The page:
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Upcoming Webinars

Advancing Toxicology in Drug Discovery using Generative Adversarial Networks

Thursday, February 8, 2024, 2:00 PM to 3:00 PM (US EST, UTC -5)

Hosted by: The SOT Drug Discovery and Computational Toxicology Specialty Sections

Registration is required for this free webinar.

Toxicological research is undergoing a transformative shift with the incorporation of advanced computational models. Among these, Generative Adversarial Networks (GANs) are emerging as a pivotal tool in addressing challenges associated with data scarcity, predictability, and the nuanced complexity of toxic responses. This webinar delves into the integration of GANs into toxicology, from their foundational principles to applications in drug discovery. Attendees will gain insights into the capabilities and potential of GANs, fostering a better understanding of their role in modern toxicological studies. This webinar will cater to both novices and experts in the intersection of toxicology and generative artificial intelligence.

Weida Tong, PhD, Director, Division of Bioinformatics and Biostatics, US FDA National Center for Toxicological Research (NCTR)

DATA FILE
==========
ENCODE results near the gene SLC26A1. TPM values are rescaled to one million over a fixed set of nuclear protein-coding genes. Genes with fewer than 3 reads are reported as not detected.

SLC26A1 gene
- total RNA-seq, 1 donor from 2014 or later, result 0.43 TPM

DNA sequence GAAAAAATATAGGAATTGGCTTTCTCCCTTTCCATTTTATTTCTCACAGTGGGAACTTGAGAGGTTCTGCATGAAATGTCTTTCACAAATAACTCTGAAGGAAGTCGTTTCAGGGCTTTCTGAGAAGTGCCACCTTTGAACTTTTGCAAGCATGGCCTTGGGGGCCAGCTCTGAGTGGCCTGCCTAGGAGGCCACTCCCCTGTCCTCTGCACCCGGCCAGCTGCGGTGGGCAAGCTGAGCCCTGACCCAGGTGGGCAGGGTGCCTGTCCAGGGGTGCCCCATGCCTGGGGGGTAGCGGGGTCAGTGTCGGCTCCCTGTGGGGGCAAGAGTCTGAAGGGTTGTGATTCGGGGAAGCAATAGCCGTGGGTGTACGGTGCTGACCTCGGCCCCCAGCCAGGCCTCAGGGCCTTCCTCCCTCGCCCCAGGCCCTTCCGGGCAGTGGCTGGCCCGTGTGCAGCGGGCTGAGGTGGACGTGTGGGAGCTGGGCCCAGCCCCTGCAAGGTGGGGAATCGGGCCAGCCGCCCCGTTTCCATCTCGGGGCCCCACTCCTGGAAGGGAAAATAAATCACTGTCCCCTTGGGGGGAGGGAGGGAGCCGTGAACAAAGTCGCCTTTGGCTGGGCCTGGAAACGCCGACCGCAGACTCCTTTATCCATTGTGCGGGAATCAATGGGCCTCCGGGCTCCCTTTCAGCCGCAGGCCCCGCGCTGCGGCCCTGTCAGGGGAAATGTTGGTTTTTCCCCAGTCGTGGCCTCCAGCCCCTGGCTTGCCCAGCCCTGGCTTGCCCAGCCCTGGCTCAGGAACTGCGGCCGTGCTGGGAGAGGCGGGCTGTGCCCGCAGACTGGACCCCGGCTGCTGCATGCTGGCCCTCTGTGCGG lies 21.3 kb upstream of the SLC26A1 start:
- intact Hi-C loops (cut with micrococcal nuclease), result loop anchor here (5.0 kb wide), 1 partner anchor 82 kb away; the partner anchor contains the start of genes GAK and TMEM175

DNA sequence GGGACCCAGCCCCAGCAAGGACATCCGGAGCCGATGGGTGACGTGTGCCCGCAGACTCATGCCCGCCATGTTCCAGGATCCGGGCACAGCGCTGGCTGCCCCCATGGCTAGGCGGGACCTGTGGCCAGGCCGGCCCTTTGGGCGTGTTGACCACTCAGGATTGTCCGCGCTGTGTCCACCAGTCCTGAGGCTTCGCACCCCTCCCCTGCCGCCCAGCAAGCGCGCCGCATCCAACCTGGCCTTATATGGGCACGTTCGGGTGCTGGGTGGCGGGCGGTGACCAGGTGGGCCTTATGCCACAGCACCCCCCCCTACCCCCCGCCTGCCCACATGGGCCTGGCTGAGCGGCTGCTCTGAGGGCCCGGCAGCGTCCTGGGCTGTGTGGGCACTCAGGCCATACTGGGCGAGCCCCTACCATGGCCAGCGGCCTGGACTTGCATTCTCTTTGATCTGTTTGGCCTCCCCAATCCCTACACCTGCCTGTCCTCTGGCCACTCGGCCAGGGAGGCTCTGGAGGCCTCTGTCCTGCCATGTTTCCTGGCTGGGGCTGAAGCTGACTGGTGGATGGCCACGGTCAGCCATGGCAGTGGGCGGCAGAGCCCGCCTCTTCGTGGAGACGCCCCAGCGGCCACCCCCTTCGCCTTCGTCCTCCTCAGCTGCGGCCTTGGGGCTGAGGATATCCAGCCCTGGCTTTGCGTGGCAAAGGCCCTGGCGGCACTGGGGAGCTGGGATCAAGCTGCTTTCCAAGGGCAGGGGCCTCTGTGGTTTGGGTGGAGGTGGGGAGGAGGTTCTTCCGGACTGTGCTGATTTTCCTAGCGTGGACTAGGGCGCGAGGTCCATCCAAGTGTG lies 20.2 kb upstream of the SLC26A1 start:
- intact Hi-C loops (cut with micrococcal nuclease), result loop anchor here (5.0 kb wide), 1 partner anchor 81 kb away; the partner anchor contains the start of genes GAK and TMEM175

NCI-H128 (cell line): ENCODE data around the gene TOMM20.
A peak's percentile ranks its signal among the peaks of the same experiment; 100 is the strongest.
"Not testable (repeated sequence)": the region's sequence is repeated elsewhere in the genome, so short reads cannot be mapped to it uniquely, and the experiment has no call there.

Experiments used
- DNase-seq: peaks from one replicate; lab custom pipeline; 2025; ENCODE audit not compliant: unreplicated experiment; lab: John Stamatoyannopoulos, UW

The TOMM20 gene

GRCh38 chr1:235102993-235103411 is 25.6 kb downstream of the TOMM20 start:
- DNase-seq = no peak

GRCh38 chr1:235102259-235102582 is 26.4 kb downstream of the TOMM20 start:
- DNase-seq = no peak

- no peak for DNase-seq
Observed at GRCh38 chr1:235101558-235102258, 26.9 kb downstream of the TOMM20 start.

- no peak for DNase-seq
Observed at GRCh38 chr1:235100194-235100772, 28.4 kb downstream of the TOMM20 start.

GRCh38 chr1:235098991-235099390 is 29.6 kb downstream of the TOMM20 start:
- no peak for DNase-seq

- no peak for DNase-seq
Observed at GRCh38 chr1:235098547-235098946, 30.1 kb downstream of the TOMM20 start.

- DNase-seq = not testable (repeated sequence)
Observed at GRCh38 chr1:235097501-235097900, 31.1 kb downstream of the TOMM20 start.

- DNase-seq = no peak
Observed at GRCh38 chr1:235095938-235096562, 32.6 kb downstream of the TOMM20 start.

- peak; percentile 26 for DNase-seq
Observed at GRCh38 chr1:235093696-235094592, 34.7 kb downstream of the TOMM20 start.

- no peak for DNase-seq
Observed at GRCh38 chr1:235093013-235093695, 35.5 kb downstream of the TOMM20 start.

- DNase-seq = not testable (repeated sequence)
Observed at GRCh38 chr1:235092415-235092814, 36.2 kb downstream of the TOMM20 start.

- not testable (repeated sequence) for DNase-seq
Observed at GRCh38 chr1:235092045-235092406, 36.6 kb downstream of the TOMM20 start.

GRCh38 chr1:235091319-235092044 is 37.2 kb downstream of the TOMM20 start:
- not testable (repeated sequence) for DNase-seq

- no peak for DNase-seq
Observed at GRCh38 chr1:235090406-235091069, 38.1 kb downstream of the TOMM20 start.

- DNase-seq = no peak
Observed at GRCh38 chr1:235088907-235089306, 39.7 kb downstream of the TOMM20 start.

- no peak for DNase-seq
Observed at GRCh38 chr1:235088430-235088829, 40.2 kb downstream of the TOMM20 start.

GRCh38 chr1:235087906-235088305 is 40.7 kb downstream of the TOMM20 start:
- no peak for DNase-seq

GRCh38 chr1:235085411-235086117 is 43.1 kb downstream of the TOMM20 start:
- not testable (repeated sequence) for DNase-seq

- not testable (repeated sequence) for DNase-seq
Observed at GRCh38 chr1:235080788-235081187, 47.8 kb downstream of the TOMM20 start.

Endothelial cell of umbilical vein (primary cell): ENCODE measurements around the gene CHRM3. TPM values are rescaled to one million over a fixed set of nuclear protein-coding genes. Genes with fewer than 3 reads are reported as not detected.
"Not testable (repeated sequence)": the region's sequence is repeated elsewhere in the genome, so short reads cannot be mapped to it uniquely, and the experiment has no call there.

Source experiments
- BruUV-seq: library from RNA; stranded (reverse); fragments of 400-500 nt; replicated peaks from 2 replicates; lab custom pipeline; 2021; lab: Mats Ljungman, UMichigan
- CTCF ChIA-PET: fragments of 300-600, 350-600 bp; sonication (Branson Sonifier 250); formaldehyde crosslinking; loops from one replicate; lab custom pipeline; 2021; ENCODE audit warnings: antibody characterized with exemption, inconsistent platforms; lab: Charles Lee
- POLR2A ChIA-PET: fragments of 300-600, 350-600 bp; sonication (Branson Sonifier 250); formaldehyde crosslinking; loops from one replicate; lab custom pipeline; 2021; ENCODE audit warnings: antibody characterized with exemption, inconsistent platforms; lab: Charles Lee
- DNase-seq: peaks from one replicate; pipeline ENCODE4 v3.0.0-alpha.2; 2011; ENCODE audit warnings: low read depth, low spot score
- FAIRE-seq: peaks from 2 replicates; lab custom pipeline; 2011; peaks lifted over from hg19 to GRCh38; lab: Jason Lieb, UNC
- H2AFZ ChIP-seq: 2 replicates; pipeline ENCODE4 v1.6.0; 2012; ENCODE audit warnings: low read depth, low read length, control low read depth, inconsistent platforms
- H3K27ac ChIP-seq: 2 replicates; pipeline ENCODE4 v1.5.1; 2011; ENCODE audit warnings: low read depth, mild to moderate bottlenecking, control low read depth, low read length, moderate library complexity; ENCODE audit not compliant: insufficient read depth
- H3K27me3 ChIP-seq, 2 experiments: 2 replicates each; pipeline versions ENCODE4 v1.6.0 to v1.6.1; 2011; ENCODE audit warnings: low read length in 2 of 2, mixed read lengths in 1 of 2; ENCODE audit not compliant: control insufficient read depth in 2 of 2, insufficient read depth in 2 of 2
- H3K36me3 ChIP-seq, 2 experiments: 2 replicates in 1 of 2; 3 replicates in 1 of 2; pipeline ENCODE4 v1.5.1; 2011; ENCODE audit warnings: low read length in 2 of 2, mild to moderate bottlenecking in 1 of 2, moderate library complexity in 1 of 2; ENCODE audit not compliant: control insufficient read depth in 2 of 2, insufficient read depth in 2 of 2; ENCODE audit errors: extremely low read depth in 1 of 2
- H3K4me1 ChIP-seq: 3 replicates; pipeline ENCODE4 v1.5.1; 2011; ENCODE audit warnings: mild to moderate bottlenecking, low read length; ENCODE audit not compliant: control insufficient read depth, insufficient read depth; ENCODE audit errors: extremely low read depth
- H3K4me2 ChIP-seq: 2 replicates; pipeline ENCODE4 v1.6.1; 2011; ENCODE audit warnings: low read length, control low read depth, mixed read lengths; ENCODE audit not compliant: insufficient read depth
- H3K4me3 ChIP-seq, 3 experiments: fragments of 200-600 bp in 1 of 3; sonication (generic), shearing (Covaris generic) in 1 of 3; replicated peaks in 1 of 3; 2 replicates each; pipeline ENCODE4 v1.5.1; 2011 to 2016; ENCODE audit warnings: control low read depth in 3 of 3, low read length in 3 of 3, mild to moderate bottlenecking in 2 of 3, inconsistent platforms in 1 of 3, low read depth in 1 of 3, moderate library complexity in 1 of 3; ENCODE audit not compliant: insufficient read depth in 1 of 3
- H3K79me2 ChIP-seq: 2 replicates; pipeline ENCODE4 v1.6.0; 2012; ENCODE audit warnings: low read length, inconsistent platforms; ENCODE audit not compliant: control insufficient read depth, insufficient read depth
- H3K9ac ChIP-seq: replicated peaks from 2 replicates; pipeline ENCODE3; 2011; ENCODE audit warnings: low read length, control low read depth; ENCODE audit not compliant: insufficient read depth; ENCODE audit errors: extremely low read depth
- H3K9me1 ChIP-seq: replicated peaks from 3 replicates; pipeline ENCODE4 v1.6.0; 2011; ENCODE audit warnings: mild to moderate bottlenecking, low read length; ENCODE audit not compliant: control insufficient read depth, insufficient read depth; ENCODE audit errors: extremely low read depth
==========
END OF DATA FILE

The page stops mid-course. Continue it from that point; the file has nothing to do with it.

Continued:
Zhichao Liu, PhD, Head of Computational Toxicology, Boehringer Ingelheim

Registration is required for this free webinar.

Past Webinars

DDTSS Webinar—2022 Drug Discovery Paper of The Year

Thursday, September 14, 2023, 1:00 PM to 2:00 PM (US EDT, UTC -4)

“Characterization of an Anti-CD70 Half-Life Extended Bispecific T-Cell Engager (HLE-BiTE) and Associated On-Target Toxicity in Cynomolgus Monkeys”
Tod Harper, PhD, DABT, Nonclinical Safety Scientist, Amgen

The ‘Drug Discovery Toxicology Specialty Section (DDTSS) Paper of the Year Award’ was created to highlight a scientific achievement in the field of Discovery Toxicology. At the reception during the SOT 62nd Annual Meeting (2023), DDTSS announced the winner for 2022. This was Dr. Tod Harper and his colleagues for their paper “Characterization of an Anti-CD70 Half-Life Extended Bispecific T-Cell Engager (HLE-BiTE) and Associated On-Target Toxicity in Cynomolgus Monkeys” published in Toxicological Sciences. During this webinar, Dr. Harper and colleagues will present their work and highlight the implication of their findings to increase the chance of success in the development of CD3 bispecific molecules.